For two decades, the face of HIV/AIDS was a White gay male. Now, in its third decade, the face of the HIV/AIDS epidemic is African-American. (1) AIDS was first recognized by the Centers of Disease Control (CDC) in June of 1981. HIV is the virus by which AIDS is transmitted. (2) Although Black men are disproportionately infected with HIV, the infection rate for Black women is alarming. In similar fashion, the incarceration rate for Black men is the subject of national debate while little attention is given to the disproportionate number of incarcerated Black women.
The criminal justice system provides a prism through which this Article analyzes the socio-legal complexities of HIV transmission and the Black community, and in doing so, it provides a platform for a much broader discussion. Like The Canterbury Tales, this Article is comprised of many stories leading to a final destination. In this case, the journey leads to changes in HIV laws and policies. (3) This Article had its impetus in an earlier published work. (4) Accordingly, this Article examines the following: 1) the rising number of African-Americans, especially women, living with HIV/AIDS; 2) the concordant rise in the number of incarcerated African-Americans living with HIV/AIDS; 3) the legal issues arising from HIV/AIDS-related medical care and privacy concerns; and 4) controversial changes in HIV/AIDS-related privacy policies to save the lives of women.
II. HIV/AIDS and Black Female Inmates
A report to Congress on prisoners with HIV/AIDS described the disease as a virus transmitted through sexual relations and exposure to blood. Acquired immunodeficiency syndrome (AIDS) results when human immunodeficiency virus (HIV) attacks the body's immune system, leaving the individual highly susceptible to a range of infections, cancers, and other illnesses. HIV infection also attacks the central nervous system, causing progressive dementia, and it may lead to a serious wasting syndrome. (5)
In the 20th century, HIV/AIDS was categorized as a terminal disease transmitted primarily between homosexual men and intravenous drug users. However, any such narrow perspectives on this disease have evolved since its official discovery in 1981, particularly as advances in medical research have led to a better understanding of treatment and prevention of HIV/AIDS. HIV remains a preventable disease without a known cure. Advances in medical treatment have allowed people with the infection to live longer relatively healthy lives. (6) With people living longer with HIV, there is an increased chance of knowing someone with the virus, thus reducing the stigma originally associated with this disease. About one-third of American adults have a family member or know someone who has HIV/AIDS or has died from AIDS. (7) Nearly 60 percent of African-Americans know someone who has tested positive for HIV or has died of AIDS compared with 38 percent of Whites and 37 percent of Latinos. (8) The image of former athlete and businessman Irvin "Magic" Johnson living over twenty years with the virus is easing the social stigma. There is a decline in the stigma. However, in a CDC survey on attitudes toward HIV/AIDS, 36 percent of Americans surveyed are uncomfortable with having a roommate with HIV, 29 percent are uncomfortable allowing their child to be taught by an HIV-positive teacher, and 18 percent are uncomfortable with having a co-worker with HIV. (9)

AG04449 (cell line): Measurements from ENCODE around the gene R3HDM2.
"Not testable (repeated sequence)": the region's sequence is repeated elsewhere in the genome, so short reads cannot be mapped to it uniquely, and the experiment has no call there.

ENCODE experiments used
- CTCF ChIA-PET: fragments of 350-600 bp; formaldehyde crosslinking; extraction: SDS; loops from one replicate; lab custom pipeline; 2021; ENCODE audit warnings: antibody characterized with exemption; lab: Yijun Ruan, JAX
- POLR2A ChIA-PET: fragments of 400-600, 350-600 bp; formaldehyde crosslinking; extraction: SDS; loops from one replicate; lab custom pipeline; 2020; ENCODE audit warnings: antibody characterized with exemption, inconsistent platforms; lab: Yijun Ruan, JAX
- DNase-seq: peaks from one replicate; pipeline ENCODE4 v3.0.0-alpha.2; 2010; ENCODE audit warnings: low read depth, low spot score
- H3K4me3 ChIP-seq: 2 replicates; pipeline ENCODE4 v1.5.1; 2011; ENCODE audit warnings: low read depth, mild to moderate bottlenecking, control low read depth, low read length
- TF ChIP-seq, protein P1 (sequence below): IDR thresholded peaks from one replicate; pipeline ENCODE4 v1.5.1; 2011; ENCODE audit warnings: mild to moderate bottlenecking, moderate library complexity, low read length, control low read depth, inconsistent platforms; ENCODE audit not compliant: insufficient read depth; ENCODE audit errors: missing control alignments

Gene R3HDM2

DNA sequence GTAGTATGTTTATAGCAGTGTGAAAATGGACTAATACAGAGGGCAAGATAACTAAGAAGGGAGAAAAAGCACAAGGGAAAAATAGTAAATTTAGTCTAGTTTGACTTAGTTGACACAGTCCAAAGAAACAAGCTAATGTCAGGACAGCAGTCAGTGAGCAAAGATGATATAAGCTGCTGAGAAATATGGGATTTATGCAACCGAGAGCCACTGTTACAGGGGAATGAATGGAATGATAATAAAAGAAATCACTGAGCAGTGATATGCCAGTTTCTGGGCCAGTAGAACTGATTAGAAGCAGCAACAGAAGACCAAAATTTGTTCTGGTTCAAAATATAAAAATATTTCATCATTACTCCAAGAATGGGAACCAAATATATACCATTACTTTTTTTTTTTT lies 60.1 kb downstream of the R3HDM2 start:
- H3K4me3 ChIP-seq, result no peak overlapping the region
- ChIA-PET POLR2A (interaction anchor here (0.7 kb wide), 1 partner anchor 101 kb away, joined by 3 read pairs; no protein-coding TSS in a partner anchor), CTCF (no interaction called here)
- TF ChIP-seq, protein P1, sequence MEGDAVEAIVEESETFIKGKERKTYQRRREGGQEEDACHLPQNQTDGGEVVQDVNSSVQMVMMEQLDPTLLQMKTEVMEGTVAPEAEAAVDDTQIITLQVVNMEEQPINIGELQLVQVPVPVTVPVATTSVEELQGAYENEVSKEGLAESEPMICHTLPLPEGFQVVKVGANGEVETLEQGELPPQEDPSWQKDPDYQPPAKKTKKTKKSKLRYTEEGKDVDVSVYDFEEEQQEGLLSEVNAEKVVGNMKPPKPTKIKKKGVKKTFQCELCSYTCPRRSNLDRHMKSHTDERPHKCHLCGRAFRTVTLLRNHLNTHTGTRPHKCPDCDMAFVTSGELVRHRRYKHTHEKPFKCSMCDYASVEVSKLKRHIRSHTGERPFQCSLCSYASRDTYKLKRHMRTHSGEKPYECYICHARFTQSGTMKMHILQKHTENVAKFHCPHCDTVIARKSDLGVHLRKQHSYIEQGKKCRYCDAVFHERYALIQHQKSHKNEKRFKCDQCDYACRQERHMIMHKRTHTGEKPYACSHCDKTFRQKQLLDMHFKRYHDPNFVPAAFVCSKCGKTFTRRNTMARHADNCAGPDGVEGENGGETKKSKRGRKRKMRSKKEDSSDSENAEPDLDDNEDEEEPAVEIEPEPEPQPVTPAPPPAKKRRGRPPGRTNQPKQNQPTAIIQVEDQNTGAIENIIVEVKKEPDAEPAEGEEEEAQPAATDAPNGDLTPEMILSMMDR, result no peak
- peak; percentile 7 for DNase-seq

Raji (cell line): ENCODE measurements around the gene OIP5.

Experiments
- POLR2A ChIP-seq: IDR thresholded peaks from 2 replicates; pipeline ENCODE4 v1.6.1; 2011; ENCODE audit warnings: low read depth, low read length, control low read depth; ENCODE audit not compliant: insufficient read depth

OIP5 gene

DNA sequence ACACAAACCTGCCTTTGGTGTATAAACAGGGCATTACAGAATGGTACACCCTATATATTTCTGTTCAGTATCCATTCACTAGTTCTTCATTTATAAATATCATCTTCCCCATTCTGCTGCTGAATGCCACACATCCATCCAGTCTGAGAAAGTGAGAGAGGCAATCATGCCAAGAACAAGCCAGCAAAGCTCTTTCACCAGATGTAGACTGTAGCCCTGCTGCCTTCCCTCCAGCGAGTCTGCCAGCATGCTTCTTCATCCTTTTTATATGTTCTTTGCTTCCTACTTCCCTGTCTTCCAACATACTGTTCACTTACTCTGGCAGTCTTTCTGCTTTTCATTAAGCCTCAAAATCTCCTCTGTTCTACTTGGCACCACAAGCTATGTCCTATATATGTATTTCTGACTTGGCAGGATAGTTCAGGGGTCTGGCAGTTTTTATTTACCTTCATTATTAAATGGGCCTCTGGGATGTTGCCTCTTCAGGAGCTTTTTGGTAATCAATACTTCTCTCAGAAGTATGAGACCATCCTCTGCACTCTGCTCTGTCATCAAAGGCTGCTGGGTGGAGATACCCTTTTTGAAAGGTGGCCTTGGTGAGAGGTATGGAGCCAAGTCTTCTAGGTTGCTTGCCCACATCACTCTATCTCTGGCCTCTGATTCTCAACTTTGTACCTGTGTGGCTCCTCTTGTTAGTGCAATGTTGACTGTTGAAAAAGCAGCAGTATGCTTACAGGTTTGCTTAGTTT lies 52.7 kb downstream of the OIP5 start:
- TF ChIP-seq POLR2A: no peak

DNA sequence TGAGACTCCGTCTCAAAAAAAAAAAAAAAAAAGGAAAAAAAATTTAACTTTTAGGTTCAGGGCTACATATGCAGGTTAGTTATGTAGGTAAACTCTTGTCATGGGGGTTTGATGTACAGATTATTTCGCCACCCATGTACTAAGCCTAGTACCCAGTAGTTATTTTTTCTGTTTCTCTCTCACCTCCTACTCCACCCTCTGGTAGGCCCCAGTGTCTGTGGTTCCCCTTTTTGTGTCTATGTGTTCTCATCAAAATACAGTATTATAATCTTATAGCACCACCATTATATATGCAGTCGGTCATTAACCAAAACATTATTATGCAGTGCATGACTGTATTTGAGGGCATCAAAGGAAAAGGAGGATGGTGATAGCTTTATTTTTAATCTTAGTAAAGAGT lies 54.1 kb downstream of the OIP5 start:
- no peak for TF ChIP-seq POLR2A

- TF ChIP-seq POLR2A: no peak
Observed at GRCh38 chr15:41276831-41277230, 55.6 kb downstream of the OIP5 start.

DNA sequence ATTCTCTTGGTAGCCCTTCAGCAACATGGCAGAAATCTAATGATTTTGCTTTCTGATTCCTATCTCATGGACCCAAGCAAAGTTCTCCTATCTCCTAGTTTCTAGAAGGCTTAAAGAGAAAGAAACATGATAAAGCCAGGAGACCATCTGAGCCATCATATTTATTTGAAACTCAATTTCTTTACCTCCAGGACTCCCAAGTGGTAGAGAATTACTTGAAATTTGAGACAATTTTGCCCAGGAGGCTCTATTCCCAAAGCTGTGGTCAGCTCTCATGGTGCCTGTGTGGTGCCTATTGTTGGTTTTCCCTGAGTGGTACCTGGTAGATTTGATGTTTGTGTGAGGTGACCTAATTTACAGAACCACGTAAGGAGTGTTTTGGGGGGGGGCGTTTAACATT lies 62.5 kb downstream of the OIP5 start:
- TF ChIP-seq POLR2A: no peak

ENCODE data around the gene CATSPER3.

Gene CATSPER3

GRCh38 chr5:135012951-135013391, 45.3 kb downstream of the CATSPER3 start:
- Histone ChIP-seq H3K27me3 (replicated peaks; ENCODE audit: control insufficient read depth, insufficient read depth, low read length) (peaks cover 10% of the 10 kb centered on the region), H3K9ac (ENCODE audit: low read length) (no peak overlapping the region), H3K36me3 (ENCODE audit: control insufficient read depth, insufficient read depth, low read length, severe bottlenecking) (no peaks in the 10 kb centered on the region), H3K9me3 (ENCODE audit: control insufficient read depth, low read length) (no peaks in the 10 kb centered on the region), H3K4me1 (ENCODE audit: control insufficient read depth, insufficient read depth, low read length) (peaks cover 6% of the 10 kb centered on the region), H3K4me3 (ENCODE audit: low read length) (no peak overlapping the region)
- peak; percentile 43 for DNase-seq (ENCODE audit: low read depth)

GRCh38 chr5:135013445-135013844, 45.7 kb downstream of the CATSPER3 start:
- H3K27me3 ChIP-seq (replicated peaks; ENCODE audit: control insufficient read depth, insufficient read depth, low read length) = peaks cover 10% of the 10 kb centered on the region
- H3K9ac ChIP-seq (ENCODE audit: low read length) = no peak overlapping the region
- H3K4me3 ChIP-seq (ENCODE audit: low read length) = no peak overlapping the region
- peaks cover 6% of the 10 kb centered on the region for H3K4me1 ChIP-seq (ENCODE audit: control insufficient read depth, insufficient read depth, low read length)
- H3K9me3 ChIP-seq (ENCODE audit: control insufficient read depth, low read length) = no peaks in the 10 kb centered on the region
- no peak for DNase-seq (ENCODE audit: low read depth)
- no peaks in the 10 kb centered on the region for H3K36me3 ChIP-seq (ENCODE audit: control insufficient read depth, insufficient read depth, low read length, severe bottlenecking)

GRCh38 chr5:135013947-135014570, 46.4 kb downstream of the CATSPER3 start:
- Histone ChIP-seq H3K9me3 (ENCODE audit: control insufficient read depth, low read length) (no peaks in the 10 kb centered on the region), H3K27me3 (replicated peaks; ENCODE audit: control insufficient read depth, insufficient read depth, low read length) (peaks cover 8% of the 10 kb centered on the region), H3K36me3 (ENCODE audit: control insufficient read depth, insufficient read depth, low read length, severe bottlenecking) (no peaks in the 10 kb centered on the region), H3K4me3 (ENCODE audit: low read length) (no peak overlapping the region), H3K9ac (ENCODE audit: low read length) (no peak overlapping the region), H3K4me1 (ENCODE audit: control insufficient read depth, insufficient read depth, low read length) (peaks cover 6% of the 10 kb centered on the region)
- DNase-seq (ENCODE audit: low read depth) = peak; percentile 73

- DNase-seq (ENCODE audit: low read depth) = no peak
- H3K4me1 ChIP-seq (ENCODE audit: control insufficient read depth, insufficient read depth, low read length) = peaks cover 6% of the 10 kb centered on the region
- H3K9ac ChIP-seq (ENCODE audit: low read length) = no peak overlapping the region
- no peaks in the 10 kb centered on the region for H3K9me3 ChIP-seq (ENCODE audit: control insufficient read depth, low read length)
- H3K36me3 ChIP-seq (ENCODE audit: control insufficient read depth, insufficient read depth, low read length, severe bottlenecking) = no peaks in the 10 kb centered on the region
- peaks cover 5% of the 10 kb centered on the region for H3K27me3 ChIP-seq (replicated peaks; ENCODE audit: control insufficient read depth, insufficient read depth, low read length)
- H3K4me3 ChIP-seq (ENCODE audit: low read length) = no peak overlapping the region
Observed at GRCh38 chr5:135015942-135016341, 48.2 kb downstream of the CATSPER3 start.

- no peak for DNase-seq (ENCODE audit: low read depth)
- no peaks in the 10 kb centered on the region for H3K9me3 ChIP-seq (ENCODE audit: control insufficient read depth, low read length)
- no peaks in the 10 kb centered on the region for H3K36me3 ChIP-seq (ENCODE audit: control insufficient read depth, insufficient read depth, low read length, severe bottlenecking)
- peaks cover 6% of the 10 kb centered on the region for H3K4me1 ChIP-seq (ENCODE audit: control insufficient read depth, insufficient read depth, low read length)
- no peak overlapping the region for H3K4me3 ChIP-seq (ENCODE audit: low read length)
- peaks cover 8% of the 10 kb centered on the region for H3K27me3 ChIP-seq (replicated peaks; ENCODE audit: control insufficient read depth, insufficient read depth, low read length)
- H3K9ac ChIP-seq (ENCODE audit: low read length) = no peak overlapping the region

HIV/AIDS is contracted through the exchange of fluids. (10) It can be contracted through both heterosexual and homosexual intercourse, including certain lesbian sex. (11) Unfortunately, the casualness with which HIV is now regarded may have contributed to the spread of the disease among women. Globally, women represent half of all people infected with HIV. (12) Women contract HIV/AIDS primarily through heterosexual relations and, to a lesser degree, intravenous drug use. (13) In 2009, women accounted for 23 percent of the 11,200 reported new HIV infections in the United States. …